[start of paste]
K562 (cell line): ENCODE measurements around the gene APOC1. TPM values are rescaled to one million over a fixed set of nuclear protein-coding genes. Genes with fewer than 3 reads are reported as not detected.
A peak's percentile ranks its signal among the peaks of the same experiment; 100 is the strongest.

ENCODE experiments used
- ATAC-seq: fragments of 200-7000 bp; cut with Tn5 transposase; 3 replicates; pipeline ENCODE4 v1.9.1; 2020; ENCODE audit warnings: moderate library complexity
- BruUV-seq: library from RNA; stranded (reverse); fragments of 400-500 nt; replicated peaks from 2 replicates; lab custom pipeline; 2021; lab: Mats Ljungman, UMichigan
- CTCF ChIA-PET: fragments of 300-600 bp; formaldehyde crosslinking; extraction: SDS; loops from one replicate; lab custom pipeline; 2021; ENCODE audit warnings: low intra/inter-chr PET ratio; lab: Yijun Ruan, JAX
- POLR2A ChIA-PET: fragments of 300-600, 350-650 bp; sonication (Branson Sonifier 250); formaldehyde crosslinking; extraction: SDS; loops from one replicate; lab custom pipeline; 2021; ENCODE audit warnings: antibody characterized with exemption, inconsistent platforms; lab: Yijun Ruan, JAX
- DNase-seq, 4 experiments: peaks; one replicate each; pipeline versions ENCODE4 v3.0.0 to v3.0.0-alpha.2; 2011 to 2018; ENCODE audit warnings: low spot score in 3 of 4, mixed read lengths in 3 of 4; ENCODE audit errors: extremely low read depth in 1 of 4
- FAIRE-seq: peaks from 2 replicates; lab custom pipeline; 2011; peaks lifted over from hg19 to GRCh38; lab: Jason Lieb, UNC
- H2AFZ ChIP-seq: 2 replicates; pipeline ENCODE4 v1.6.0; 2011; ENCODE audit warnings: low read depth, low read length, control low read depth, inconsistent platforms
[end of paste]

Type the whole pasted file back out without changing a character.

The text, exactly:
K562 (cell line): ENCODE measurements around the gene APOC1. TPM values are rescaled to one million over a fixed set of nuclear protein-coding genes. Genes with fewer than 3 reads are reported as not detected.
A peak's percentile ranks its signal among the peaks of the same experiment; 100 is the strongest.

ENCODE experiments used
- ATAC-seq: fragments of 200-7000 bp; cut with Tn5 transposase; 3 replicates; pipeline ENCODE4 v1.9.1; 2020; ENCODE audit warnings: moderate library complexity
- BruUV-seq: library from RNA; stranded (reverse); fragments of 400-500 nt; replicated peaks from 2 replicates; lab custom pipeline; 2021; lab: Mats Ljungman, UMichigan
- CTCF ChIA-PET: fragments of 300-600 bp; formaldehyde crosslinking; extraction: SDS; loops from one replicate; lab custom pipeline; 2021; ENCODE audit warnings: low intra/inter-chr PET ratio; lab: Yijun Ruan, JAX
- POLR2A ChIA-PET: fragments of 300-600, 350-650 bp; sonication (Branson Sonifier 250); formaldehyde crosslinking; extraction: SDS; loops from one replicate; lab custom pipeline; 2021; ENCODE audit warnings: antibody characterized with exemption, inconsistent platforms; lab: Yijun Ruan, JAX
- DNase-seq, 4 experiments: peaks; one replicate each; pipeline versions ENCODE4 v3.0.0 to v3.0.0-alpha.2; 2011 to 2018; ENCODE audit warnings: low spot score in 3 of 4, mixed read lengths in 3 of 4; ENCODE audit errors: extremely low read depth in 1 of 4
- FAIRE-seq: peaks from 2 replicates; lab custom pipeline; 2011; peaks lifted over from hg19 to GRCh38; lab: Jason Lieb, UNC
- H2AFZ ChIP-seq: 2 replicates; pipeline ENCODE4 v1.6.0; 2011; ENCODE audit warnings: low read depth, low read length, control low read depth, inconsistent platforms